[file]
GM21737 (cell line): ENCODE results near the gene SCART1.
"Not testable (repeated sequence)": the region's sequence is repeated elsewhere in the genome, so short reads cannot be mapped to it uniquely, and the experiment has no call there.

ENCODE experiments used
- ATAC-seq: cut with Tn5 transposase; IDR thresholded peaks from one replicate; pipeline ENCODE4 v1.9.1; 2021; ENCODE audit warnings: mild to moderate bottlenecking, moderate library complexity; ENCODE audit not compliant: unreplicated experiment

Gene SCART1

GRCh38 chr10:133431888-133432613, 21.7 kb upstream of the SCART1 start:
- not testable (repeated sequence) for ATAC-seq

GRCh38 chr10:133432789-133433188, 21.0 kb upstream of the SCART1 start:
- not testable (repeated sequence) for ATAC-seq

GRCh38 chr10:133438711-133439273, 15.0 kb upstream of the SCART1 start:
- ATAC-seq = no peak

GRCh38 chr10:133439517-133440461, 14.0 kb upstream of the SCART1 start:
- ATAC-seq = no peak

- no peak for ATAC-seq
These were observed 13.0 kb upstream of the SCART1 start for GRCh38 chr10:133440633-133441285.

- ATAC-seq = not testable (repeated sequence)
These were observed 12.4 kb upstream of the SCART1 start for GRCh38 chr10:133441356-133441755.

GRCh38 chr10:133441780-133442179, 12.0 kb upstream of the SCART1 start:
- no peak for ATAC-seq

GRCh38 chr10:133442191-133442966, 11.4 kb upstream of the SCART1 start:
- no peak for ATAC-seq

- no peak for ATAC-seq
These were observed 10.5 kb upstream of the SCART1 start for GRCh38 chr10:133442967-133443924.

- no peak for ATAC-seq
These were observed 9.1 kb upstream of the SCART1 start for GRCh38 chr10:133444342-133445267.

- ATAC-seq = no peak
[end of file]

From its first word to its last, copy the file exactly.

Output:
GM21737 (cell line): ENCODE results near the gene SCART1.
"Not testable (repeated sequence)": the region's sequence is repeated elsewhere in the genome, so short reads cannot be mapped to it uniquely, and the experiment has no call there.

ENCODE experiments used
- ATAC-seq: cut with Tn5 transposase; IDR thresholded peaks from one replicate; pipeline ENCODE4 v1.9.1; 2021; ENCODE audit warnings: mild to moderate bottlenecking, moderate library complexity; ENCODE audit not compliant: unreplicated experiment

Gene SCART1

GRCh38 chr10:133431888-133432613, 21.7 kb upstream of the SCART1 start:
- not testable (repeated sequence) for ATAC-seq

GRCh38 chr10:133432789-133433188, 21.0 kb upstream of the SCART1 start:
- not testable (repeated sequence) for ATAC-seq

GRCh38 chr10:133438711-133439273, 15.0 kb upstream of the SCART1 start:
- ATAC-seq = no peak

GRCh38 chr10:133439517-133440461, 14.0 kb upstream of the SCART1 start:
- ATAC-seq = no peak

- no peak for ATAC-seq
These were observed 13.0 kb upstream of the SCART1 start for GRCh38 chr10:133440633-133441285.

- ATAC-seq = not testable (repeated sequence)
These were observed 12.4 kb upstream of the SCART1 start for GRCh38 chr10:133441356-133441755.

GRCh38 chr10:133441780-133442179, 12.0 kb upstream of the SCART1 start:
- no peak for ATAC-seq

GRCh38 chr10:133442191-133442966, 11.4 kb upstream of the SCART1 start:
- no peak for ATAC-seq

- no peak for ATAC-seq
These were observed 10.5 kb upstream of the SCART1 start for GRCh38 chr10:133442967-133443924.

- no peak for ATAC-seq
These were observed 9.1 kb upstream of the SCART1 start for GRCh38 chr10:133444342-133445267.

- ATAC-seq = no peak